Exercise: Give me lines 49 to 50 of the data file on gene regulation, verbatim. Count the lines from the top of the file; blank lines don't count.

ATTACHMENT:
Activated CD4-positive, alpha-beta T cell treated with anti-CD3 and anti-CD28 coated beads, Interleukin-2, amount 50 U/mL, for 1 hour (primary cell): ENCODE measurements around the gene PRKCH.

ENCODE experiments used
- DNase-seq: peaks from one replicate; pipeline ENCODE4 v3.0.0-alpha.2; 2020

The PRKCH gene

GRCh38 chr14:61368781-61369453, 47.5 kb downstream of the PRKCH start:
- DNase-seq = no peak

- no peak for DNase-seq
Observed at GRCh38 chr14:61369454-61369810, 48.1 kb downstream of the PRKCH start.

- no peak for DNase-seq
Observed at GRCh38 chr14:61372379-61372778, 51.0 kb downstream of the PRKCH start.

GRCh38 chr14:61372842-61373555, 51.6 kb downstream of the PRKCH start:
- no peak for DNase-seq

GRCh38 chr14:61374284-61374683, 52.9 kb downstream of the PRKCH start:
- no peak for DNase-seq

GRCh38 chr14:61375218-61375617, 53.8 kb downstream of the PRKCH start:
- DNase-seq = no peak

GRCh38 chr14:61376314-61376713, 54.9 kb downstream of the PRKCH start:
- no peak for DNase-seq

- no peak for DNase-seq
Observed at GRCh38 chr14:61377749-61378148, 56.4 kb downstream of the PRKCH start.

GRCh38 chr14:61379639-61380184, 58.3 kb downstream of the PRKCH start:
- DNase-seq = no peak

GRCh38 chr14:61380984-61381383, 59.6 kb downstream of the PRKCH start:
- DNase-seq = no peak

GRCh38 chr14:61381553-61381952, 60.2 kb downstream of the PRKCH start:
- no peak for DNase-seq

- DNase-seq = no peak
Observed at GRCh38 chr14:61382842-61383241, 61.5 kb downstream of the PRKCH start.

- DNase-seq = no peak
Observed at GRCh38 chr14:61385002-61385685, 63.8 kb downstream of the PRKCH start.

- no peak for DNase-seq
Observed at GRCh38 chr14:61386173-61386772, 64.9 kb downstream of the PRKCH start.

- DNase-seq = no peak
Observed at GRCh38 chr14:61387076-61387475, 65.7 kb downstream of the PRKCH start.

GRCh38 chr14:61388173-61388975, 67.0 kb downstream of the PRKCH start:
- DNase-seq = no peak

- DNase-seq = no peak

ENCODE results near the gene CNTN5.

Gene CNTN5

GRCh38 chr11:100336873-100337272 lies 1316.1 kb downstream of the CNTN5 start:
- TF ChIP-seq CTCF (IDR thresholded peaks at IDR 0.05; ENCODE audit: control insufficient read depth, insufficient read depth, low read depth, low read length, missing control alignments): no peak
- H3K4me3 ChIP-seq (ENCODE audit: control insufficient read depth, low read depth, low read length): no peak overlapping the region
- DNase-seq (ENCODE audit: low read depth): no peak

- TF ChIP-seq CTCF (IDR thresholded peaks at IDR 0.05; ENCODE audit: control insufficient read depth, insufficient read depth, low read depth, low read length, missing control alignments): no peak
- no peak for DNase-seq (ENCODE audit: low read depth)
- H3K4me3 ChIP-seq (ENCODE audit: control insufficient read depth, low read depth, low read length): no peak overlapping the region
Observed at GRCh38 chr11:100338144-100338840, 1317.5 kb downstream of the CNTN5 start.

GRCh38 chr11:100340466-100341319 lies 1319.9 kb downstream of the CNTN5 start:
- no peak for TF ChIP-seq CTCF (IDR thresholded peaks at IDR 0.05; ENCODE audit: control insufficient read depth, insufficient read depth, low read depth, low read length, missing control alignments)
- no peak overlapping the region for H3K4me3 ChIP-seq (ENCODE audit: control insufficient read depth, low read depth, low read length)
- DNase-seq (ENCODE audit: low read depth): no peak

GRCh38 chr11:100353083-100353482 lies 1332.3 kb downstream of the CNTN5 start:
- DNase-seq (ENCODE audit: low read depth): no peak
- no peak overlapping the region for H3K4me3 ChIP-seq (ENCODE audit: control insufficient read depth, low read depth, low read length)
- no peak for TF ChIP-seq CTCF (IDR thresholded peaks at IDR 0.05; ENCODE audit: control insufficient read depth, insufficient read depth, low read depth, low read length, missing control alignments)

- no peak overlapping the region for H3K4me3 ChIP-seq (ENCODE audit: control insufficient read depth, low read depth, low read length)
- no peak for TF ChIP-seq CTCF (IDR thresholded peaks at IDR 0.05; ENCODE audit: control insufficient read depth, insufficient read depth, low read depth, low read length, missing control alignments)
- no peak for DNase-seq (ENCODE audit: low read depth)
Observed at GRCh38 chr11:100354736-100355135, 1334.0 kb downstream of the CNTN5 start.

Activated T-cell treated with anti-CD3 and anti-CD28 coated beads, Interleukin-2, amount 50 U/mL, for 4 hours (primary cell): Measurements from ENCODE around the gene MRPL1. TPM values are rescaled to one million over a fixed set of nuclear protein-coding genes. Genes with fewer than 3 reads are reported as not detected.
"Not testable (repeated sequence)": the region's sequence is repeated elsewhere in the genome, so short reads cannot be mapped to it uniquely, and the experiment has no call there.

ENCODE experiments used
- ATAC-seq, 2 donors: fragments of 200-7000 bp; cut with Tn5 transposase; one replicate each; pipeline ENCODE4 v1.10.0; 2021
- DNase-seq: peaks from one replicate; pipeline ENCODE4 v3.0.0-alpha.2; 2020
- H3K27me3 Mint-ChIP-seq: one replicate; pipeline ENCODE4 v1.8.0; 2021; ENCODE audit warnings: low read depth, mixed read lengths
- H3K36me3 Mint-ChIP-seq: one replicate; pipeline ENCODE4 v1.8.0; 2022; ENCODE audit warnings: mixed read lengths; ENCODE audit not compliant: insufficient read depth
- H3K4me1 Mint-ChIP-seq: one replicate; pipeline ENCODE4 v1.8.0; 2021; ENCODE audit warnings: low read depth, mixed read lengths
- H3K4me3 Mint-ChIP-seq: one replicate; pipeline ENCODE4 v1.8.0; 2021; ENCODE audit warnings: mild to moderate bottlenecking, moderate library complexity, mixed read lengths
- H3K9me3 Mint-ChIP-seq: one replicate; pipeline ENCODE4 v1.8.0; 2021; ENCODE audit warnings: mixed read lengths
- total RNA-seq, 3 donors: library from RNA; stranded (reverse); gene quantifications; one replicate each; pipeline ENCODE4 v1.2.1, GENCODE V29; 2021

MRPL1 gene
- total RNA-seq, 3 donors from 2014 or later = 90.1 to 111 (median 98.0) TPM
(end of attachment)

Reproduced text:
- no peak for TF ChIP-seq CTCF (IDR thresholded peaks at IDR 0.05; ENCODE audit: control insufficient read depth, insufficient read depth, low read depth, low read length, missing control alignments)
- no peak overlapping the region for H3K4me3 ChIP-seq (ENCODE audit: control insufficient read depth, low read depth, low read length)